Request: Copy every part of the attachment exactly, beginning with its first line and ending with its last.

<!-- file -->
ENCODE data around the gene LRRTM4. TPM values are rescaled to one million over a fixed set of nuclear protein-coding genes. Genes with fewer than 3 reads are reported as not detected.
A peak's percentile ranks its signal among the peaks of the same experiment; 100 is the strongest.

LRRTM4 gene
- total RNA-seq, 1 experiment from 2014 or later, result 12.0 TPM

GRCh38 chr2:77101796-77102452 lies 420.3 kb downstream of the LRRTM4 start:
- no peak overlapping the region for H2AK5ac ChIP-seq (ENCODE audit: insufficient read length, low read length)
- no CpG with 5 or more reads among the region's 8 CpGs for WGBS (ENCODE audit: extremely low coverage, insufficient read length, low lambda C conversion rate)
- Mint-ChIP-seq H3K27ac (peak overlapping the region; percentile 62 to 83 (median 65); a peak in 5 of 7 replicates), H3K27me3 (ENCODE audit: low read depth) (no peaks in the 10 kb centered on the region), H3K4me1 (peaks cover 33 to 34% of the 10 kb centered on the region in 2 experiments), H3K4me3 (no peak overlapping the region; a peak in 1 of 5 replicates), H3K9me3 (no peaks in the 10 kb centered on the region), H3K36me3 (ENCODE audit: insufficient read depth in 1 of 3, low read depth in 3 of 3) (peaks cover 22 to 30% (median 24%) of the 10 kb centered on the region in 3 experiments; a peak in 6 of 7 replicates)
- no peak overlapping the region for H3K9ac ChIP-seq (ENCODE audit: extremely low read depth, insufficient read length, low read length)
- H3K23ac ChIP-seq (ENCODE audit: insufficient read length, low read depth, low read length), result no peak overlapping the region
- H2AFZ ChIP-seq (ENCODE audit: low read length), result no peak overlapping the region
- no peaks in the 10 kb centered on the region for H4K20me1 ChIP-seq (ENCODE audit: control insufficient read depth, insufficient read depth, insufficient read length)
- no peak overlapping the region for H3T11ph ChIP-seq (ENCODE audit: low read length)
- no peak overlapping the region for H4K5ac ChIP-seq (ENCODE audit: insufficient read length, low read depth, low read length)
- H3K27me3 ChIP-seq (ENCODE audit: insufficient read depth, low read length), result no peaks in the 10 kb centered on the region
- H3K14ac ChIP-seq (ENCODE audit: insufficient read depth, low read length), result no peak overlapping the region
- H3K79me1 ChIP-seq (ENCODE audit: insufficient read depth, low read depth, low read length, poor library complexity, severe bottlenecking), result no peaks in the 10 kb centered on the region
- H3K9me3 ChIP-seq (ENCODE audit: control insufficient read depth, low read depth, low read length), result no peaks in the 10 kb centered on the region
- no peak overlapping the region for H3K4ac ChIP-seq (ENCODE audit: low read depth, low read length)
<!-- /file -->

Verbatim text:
ENCODE data around the gene LRRTM4. TPM values are rescaled to one million over a fixed set of nuclear protein-coding genes. Genes with fewer than 3 reads are reported as not detected.
A peak's percentile ranks its signal among the peaks of the same experiment; 100 is the strongest.

LRRTM4 gene
- total RNA-seq, 1 experiment from 2014 or later, result 12.0 TPM

GRCh38 chr2:77101796-77102452 lies 420.3 kb downstream of the LRRTM4 start:
- no peak overlapping the region for H2AK5ac ChIP-seq (ENCODE audit: insufficient read length, low read length)
- no CpG with 5 or more reads among the region's 8 CpGs for WGBS (ENCODE audit: extremely low coverage, insufficient read length, low lambda C conversion rate)
- Mint-ChIP-seq H3K27ac (peak overlapping the region; percentile 62 to 83 (median 65); a peak in 5 of 7 replicates), H3K27me3 (ENCODE audit: low read depth) (no peaks in the 10 kb centered on the region), H3K4me1 (peaks cover 33 to 34% of the 10 kb centered on the region in 2 experiments), H3K4me3 (no peak overlapping the region; a peak in 1 of 5 replicates), H3K9me3 (no peaks in the 10 kb centered on the region), H3K36me3 (ENCODE audit: insufficient read depth in 1 of 3, low read depth in 3 of 3) (peaks cover 22 to 30% (median 24%) of the 10 kb centered on the region in 3 experiments; a peak in 6 of 7 replicates)
- no peak overlapping the region for H3K9ac ChIP-seq (ENCODE audit: extremely low read depth, insufficient read length, low read length)
- H3K23ac ChIP-seq (ENCODE audit: insufficient read length, low read depth, low read length), result no peak overlapping the region
- H2AFZ ChIP-seq (ENCODE audit: low read length), result no peak overlapping the region
- no peaks in the 10 kb centered on the region for H4K20me1 ChIP-seq (ENCODE audit: control insufficient read depth, insufficient read depth, insufficient read length)
- no peak overlapping the region for H3T11ph ChIP-seq (ENCODE audit: low read length)
- no peak overlapping the region for H4K5ac ChIP-seq (ENCODE audit: insufficient read length, low read depth, low read length)
- H3K27me3 ChIP-seq (ENCODE audit: insufficient read depth, low read length), result no peaks in the 10 kb centered on the region
- H3K14ac ChIP-seq (ENCODE audit: insufficient read depth, low read length), result no peak overlapping the region
- H3K79me1 ChIP-seq (ENCODE audit: insufficient read depth, low read depth, low read length, poor library complexity, severe bottlenecking), result no peaks in the 10 kb centered on the region
- H3K9me3 ChIP-seq (ENCODE audit: control insufficient read depth, low read depth, low read length), result no peaks in the 10 kb centered on the region
- no peak overlapping the region for H3K4ac ChIP-seq (ENCODE audit: low read depth, low read length)